Vladimir Putin welcomes David Cameron during the G20 summit on September 5, 2013 in Saint Petersburg. Photograph: Getty Images.

Natalie Cox is Communications Intern at IPPR

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The economics of outrage: Why you haven't seen the end of Katie Hopkins

Her distasteful tweet may have cost her a job at LBC, but this isn't the last we've seen of Britain's biggest troll. 

Another atrocity, other surge of grief and fear, and there like clockwork was the UK’s biggest troll. Hours after the explosion at the Manchester Arena that killed 22 mostly young and female concert goers, Katie Hopkins weighed in with a very on-brand tweet calling for a “final solution” to the complex issue of terrorism.

She quickly deleted it, replacing the offending phrase with the words “true solution”, but did not tone down the essentially fascist message. Few thought it had been an innocent mistake on the part of someone unaware of the historical connotations of those two words.  And no matter how many urged their fellow web users not to give Hopkins the attention she craved, it still sparked angry tweets, condemnatory news articles and even reports to the police.

Hopkins has lost her presenting job at LBC radio, but she is yet to lose her column at Mail Online, and it’s quite likely she won’t.

Mail Online and its print counterpart The Daily Mail have regularly shown they are prepared to go down the deliberately divisive path Hopkins was signposting. But even if the site's managing editor Martin Clarke was secretly a liberal sandal-wearer, there are also very good economic reasons for Mail Online to stick with her. The extreme and outrageous is great at gaining attention, and attention is what makes money for Mail Online.

It is ironic that Hopkins’s career was initially helped by TV’s attempts to provide balance. Producers could rely on her to provide a counterweight to even the most committed and rational bleeding-heart liberal.

As Patrick Smith, a former media specialist who is currently a senior reporter at BuzzFeed News points out: “It’s very difficult for producers who are legally bound to be balanced, they will sometimes literally have lawyers in the room.”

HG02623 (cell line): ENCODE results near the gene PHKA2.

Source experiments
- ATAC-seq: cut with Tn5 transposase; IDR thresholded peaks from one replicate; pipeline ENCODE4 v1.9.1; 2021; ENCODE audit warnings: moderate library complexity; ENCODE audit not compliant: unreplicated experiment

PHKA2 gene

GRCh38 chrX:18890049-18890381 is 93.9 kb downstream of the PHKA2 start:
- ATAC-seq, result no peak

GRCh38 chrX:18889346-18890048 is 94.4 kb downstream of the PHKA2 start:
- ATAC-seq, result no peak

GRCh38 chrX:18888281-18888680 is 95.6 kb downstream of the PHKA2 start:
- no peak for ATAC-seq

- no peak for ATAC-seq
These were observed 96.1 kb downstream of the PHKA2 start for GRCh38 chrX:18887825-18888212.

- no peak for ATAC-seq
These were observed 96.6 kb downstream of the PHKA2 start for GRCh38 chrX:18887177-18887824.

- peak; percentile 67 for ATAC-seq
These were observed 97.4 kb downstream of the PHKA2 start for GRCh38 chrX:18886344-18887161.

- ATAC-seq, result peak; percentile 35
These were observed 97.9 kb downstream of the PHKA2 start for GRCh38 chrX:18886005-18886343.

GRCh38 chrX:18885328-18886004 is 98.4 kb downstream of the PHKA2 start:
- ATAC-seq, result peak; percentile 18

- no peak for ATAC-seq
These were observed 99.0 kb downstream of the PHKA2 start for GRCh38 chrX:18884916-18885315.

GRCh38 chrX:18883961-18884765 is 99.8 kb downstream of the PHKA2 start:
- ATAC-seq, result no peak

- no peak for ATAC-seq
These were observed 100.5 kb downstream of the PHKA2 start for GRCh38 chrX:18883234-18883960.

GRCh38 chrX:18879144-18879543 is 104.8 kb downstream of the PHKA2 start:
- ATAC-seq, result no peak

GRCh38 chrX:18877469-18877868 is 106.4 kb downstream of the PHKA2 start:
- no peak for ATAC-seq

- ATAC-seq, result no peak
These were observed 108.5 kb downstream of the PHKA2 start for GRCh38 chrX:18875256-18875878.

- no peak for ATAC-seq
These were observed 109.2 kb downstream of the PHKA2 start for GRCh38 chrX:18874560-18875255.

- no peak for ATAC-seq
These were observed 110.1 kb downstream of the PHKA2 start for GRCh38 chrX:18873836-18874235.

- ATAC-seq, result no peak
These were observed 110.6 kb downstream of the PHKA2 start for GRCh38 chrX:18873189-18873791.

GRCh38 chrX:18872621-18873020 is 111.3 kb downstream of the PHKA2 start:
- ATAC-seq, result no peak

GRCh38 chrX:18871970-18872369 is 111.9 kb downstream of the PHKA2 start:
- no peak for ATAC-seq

“That in a way is why some people who are skirting very close or beyond the bounds of taste and decency get on air.”

But while TV may have made Hopkins, it is online where her extreme views perform best.  As digital publishers have learned, the best way to get the shares, clicks and page views that make them money is to provoke an emotional response. And there are few things as good at provoking an emotional response as extreme and outrageous political views.

And in many ways it doesn’t matter whether that response is negative or positive. Those who complain about what Hopkins says are also the ones who draw attention to it – many will read what she writes in order to know exactly why they should hate her.

Of course using outrageous views as a sales tactic is not confined to the web – The Daily Mail prints columns by Sarah Vine for a reason - but the risks of pushing the boundaries of taste and decency are greater in a linear, analogue world. Cancelling a newspaper subscription or changing radio station is a simpler and often longer-lasting act than pledging to never click on a tempting link on Twitter or Facebook. LBC may have had far more to lose from sticking with Hopkins than Mail Online does, and much less to gain. Someone prepared to say what Hopkins says will not be out of work for long.